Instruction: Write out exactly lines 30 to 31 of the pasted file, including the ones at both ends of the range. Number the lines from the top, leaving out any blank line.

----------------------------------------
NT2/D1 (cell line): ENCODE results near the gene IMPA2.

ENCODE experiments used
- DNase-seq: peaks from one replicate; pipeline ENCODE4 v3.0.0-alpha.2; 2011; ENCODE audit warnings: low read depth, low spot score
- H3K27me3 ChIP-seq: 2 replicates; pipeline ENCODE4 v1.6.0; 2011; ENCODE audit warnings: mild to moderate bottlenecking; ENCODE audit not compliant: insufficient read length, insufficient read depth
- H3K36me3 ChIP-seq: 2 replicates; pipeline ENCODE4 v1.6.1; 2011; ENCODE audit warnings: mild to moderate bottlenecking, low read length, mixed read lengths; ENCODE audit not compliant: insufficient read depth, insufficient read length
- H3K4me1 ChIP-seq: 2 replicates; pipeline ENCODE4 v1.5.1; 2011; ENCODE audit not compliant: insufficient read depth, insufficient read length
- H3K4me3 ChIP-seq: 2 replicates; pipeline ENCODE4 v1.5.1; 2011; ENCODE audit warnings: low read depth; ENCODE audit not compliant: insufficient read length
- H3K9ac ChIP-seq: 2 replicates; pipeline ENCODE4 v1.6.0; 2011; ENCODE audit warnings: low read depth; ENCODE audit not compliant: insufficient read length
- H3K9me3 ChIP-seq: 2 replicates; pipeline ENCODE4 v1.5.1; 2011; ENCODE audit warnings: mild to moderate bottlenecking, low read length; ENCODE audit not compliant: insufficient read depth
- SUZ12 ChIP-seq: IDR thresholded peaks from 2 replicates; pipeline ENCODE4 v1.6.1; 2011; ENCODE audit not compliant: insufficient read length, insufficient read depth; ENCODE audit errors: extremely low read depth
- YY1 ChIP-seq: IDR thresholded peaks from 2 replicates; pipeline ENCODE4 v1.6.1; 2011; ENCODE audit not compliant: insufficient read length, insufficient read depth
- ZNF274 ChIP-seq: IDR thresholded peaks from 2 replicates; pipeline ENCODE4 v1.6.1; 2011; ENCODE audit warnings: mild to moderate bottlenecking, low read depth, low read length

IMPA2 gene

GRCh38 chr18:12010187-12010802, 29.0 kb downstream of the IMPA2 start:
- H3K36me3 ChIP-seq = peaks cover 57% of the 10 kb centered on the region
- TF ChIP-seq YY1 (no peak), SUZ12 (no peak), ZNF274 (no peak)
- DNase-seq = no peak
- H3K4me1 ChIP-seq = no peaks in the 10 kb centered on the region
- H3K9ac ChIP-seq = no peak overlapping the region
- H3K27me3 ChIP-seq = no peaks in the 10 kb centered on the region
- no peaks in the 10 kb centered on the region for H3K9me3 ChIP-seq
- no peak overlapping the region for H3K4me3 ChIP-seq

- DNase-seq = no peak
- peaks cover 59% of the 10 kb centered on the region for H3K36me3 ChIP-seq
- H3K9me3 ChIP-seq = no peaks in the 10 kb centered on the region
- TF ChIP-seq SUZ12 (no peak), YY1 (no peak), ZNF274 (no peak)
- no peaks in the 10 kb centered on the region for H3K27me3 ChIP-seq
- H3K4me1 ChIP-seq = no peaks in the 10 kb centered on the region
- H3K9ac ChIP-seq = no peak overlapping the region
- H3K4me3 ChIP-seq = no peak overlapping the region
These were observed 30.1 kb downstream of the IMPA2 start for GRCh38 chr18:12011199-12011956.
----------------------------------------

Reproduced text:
- H3K4me3 ChIP-seq = no peak overlapping the region
These were observed 30.1 kb downstream of the IMPA2 start for GRCh38 chr18:12011199-12011956.